As has been described above, according to the second embodiment, an ink-jet printing apparatus employing the multi-printing method can also perform error diffusion in view of the density value for each nozzle, therefore the apparatus can also correct density unevenness caused by the nozzles.

Note in the foregoing first and second embodiments, a per-nozzle density table is provided with respect to all groups of nozzles, provided for printing in plural colors and plural densities, to perform compensation control of the printing density. However, the above embodiments are applicable to a printing apparatus having a group of nozzles for printing in a single density of a single color (in this case, the ink distribution processing 113 in FIG. 8 is not necessary).

Furthermore, a print density may be compensated by providing a per-nozzle density table for the nozzles selected from the plurality of nozzles for printing in plural colors and plural densities. For instance, in the configuration having two types of densities for cyan, magenta and yellow and six types of densities for black, a per-nozzle density table may be provided for the nozzles for black only. In this case, the nozzles for cyan, magenta, and yellow adopts, for instance, the designed values shown in the third row in FIG. 10, and unevenness generated among the nozzles is not considered. Such construction ensures a high quality image in monochrome printing using black ink. Therefore, a print image appropriate for, e.g., a medical image, can be obtained. Although density compensation for each nozzle is not performed with respect to a color image, necessary information can be provided since the resolving power of human eyes for a color image is low. Furthermore, since density control for each nozzle is not necessary, the amount of memory necessary for the table or the like and the amount of processing can be reduced.

Furthermore, in the foregoing embodiments, although discharge signals are developed in the bit planes within the ink-jet printing apparatus, the present invention is not limited to this. For instance, an external apparatus connected to the ink-jet printing apparatus, for instance, a host computer supplying image data, may develop discharge signals and send developed data to the ink-jet printing apparatus.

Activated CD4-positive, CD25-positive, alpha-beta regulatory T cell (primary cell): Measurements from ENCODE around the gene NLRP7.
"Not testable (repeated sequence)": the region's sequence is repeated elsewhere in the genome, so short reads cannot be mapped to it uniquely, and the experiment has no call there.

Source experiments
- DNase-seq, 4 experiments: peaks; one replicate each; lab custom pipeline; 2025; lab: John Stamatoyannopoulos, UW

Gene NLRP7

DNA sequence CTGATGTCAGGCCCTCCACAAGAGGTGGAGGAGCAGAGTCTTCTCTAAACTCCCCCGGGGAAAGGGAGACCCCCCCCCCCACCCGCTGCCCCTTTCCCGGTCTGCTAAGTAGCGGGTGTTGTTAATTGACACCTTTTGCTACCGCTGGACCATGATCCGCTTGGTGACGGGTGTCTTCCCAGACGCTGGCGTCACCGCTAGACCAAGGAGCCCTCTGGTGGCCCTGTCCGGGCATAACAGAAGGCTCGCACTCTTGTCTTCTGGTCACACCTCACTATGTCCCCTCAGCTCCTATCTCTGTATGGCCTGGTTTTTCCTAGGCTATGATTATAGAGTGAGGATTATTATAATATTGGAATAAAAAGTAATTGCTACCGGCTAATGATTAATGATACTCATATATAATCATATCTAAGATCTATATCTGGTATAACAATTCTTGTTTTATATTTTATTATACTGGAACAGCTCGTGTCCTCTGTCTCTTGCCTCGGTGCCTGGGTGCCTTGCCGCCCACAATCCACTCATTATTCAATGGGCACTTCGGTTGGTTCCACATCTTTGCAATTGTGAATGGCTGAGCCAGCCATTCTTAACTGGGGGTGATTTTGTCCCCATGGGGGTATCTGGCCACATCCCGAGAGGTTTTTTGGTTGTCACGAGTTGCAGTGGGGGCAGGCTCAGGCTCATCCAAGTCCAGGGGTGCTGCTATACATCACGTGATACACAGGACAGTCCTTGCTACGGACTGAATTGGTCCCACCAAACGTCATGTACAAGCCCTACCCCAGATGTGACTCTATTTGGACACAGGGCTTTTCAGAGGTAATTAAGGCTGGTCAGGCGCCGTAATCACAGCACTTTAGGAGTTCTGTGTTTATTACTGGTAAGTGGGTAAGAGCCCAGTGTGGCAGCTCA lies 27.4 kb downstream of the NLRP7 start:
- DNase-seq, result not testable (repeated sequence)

Still further, although the foregoing embodiments perform error diffusion processing as an example of density compensation, other pseudo halftone processing (e.g., dither processing, density pattern method or the like) can be performed.

The present invention can be applied to a system constituted by a plurality of devices (e.g., host computer, interface, reader, printer) or to an apparatus comprising a single device (e.g., copying machine, facsimile machine).

Further, the object of the present invention can also be achieved by providing a storage medium (or recording medium), storing program codes of a software realizing the above-described functions of the embodiments, to a computer system or apparatus, reading the program codes, by a CPU or MPU of the computer system or apparatus, from the storage medium, then executing the program. In this case, the program codes read from the storage medium realize the functions according to the embodiments, and the storage medium storing the program codes constitutes the invention.